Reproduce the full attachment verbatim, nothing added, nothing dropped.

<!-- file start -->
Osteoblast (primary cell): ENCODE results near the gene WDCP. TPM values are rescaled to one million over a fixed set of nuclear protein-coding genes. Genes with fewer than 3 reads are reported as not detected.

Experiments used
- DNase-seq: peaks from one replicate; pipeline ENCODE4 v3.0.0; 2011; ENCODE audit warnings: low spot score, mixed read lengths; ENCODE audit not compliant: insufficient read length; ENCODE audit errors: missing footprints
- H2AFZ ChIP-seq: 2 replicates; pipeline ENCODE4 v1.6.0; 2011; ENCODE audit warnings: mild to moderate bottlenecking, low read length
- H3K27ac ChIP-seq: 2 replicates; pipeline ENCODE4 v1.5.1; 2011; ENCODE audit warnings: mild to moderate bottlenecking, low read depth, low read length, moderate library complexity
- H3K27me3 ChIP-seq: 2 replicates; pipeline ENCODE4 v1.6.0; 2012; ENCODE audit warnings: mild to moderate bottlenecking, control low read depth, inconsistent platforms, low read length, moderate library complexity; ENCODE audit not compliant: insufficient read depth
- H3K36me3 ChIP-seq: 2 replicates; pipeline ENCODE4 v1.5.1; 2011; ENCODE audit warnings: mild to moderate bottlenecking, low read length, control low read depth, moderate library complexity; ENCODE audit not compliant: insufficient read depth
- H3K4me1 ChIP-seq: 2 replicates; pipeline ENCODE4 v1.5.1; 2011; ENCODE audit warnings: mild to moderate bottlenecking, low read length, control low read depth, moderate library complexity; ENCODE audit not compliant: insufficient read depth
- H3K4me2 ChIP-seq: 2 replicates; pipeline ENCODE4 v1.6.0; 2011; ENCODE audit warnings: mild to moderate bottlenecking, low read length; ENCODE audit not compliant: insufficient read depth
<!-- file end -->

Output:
Osteoblast (primary cell): ENCODE results near the gene WDCP. TPM values are rescaled to one million over a fixed set of nuclear protein-coding genes. Genes with fewer than 3 reads are reported as not detected.

Experiments used
- DNase-seq: peaks from one replicate; pipeline ENCODE4 v3.0.0; 2011; ENCODE audit warnings: low spot score, mixed read lengths; ENCODE audit not compliant: insufficient read length; ENCODE audit errors: missing footprints
- H2AFZ ChIP-seq: 2 replicates; pipeline ENCODE4 v1.6.0; 2011; ENCODE audit warnings: mild to moderate bottlenecking, low read length
- H3K27ac ChIP-seq: 2 replicates; pipeline ENCODE4 v1.5.1; 2011; ENCODE audit warnings: mild to moderate bottlenecking, low read depth, low read length, moderate library complexity
- H3K27me3 ChIP-seq: 2 replicates; pipeline ENCODE4 v1.6.0; 2012; ENCODE audit warnings: mild to moderate bottlenecking, control low read depth, inconsistent platforms, low read length, moderate library complexity; ENCODE audit not compliant: insufficient read depth
- H3K36me3 ChIP-seq: 2 replicates; pipeline ENCODE4 v1.5.1; 2011; ENCODE audit warnings: mild to moderate bottlenecking, low read length, control low read depth, moderate library complexity; ENCODE audit not compliant: insufficient read depth
- H3K4me1 ChIP-seq: 2 replicates; pipeline ENCODE4 v1.5.1; 2011; ENCODE audit warnings: mild to moderate bottlenecking, low read length, control low read depth, moderate library complexity; ENCODE audit not compliant: insufficient read depth
- H3K4me2 ChIP-seq: 2 replicates; pipeline ENCODE4 v1.6.0; 2011; ENCODE audit warnings: mild to moderate bottlenecking, low read length; ENCODE audit not compliant: insufficient read depth